A Hollywood Ending Deserves a Hollywood Cast

A Hollywood Ending Deserves a Hollywood Cast

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June 15, 2010 - Los Angeles, CALIFORNIA, UNITED STATES - epa02204166 Boston Celtics player Rajon Rondo (R) fights for the ball against Los Angeles Lakers player Lamar Odom (L) during the first half of game six of the NBA Finals at Staples Center in Los Angeles, California, USA, 15 June 2010. Boston leads the series 3-2 for the best of seven games.

It’s finally here.

Lakers-Celtics.

Game 7.

Something my dad has been telling me about for years. The list of NBA greats who took part in this epic battle spans generations: West, Russell, Chamberlain, Cousy, Baylor, Havlicek, Jabbar, McHale, Worthy, Bird, and of course, Magic.

Kobe Bryant won’t admit it, but this means more than facing the Orlando Magic or the Cleveland Cavaliers. He’s a student of the game who doesn’t need anyone to explain the historical ramifications of beating the Boston Celtics.

But since we’re all here, why don’t we touch on a few reasons why it’s so important?

It starts with the number 2, which represents how many championships the Lakers trail the Celtics for the right to be called the Greatest Franchise in NBA History. You think Kobe wants to go down as leading the second best team the league has ever seen? Me neither.

Then there’s the “The Club”. Michael Cooper talked about this before the series began, but apparently there is an exclusive club that only the ’85 and ’87 Lakers belong to. I’m sure there’s a hand shake, secret meetings and super-weird-masquerade-sex-parties like in Eyes Wide Shut. You think Kobe wants to sneak into those creepy galas like Tom Cruise? Of course not, he wants to waltz in through the front door.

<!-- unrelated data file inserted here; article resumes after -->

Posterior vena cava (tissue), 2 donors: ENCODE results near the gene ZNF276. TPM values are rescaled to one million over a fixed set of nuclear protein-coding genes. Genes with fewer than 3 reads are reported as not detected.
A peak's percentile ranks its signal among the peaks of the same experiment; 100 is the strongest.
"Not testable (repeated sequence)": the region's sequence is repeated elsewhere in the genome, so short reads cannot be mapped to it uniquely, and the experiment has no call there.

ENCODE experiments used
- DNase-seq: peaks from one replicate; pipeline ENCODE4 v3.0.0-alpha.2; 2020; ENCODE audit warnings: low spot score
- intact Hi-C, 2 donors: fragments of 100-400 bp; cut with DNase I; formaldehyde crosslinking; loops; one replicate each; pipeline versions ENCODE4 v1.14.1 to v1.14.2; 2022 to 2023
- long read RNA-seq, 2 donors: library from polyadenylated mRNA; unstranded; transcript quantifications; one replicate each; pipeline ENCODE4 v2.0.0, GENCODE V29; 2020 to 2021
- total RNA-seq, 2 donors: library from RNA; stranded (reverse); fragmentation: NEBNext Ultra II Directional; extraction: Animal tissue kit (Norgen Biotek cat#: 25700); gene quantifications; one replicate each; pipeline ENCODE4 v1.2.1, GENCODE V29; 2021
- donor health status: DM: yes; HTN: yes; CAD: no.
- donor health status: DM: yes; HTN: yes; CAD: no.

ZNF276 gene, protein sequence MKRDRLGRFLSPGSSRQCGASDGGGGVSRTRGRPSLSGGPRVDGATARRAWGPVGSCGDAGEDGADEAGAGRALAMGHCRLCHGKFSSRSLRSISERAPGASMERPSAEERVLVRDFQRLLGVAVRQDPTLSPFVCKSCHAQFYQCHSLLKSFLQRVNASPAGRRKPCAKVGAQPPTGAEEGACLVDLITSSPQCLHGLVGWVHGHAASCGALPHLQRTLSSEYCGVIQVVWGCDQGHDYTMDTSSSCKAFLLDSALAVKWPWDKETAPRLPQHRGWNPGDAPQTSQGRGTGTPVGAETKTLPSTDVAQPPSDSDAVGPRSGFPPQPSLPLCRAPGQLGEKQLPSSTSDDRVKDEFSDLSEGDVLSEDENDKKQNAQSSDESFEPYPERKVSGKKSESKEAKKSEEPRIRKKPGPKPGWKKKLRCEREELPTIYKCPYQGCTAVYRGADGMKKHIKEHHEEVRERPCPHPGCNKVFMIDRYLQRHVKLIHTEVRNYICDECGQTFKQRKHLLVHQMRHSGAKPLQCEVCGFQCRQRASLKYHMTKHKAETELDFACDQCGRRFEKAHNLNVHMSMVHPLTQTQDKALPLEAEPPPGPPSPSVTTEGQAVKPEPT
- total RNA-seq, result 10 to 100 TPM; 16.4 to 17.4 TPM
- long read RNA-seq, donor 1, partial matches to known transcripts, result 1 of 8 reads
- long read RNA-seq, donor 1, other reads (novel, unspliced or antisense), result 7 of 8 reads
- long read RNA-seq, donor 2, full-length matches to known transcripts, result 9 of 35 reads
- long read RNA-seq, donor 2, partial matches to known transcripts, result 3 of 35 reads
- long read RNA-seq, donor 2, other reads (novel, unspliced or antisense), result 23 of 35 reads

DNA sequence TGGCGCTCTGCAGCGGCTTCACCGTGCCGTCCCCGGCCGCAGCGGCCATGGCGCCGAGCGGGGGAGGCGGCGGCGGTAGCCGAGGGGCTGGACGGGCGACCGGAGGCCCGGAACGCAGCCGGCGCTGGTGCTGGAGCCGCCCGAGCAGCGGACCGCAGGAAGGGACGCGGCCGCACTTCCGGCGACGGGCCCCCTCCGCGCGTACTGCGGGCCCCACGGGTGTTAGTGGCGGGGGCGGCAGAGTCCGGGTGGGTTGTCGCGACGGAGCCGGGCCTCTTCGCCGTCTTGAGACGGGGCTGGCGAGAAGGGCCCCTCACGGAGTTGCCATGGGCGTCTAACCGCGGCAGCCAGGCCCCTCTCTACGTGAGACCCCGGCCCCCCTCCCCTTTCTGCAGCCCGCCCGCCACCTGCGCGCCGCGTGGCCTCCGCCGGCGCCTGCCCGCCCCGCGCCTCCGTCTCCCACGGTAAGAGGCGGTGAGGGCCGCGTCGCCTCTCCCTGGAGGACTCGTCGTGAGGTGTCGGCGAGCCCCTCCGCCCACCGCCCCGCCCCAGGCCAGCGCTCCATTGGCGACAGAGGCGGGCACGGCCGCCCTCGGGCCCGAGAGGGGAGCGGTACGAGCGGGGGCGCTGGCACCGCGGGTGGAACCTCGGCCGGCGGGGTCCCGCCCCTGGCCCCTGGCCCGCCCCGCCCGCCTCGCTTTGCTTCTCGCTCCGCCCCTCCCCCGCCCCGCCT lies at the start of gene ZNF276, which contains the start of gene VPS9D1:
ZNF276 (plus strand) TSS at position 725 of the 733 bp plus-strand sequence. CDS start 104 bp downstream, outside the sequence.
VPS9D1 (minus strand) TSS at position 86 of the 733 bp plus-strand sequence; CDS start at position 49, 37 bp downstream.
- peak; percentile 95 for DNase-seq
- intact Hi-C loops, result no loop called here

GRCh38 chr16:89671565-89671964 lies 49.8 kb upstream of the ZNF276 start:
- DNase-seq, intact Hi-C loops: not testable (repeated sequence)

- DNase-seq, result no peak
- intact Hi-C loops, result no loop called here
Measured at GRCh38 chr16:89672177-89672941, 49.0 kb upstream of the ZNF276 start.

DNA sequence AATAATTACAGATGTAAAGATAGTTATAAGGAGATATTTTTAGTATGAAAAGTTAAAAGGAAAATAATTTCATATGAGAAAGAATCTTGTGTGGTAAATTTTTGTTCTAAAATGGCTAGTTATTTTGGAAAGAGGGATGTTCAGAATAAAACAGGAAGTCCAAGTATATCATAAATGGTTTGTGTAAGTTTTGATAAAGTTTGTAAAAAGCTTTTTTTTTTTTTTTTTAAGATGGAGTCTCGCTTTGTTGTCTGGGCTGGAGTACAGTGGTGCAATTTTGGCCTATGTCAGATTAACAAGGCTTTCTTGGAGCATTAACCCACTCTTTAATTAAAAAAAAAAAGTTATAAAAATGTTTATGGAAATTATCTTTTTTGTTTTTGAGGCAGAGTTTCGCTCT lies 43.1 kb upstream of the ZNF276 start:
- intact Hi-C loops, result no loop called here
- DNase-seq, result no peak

Above all, there is pride. Kobe Bryant and his Lakers teammates do not want history to remember the 2009 NBA Finals as “The Year KG Hurt His Knee”. I know this hurts Lakers fans, but if the Lakers lose tonight’s game then that will happen. Kobe’s 4th title will be cheapened by the ridiculous notion that his Lakers only got to the top because the one team capable of knocking them off was not at 100%. I don’t know about you, but the thought of Bill Simmons and his clan of leprechauns holding that over our heads for the next 15 years is not something I can stomach.

And neither can Kobe Bryant. He wants history to note that in 2008 Pau Gasol had yet to play 50 games in the purple and gold, a mulligan of sorts. Hey, mulligans happen in the NBA, just ask Mike Jordan and the 1995 Chicago Bulls (Nick Anderson, who?).

If the Lakers win, they are the back-to-back Champs with a shot at two 3-Peats (©Riley, Patrick) in a decade. So while a surly Kobe Bryant sits at the podium with his lips pursed, remember that nobody in that room cares more about history and legacy than that man. He knows what’s on the line. He’ll be ready.

But for the Lakers to win, they need to be more than Kobe Bryant. They need to be equal parts Pau Gasol, with a dash of Ron Artest and a heavy helping of Lamar Odom. They need Andrew Bynum crashing and Shannon Brown flying. It wouldn’t necessarily be a bad thing to see DJ Mbenga get a bucket or two.

One thing is for sure. Game 7 in Staples Center will bring us a Hollywood ending. And for that ending to truly be a Pursuit of Happiness, the Los Angeles Lakers are going to have to embody the spirits of some of the most famous characters in movie history.

If each member of the Lakers lives up to their movie character counterpart, we can schedule a parade for Saturday morning down Figueroa.

Without further ado, I bring to you Hollywood’s finest and their purple and gold understudies.

Next: Phil in the Blank

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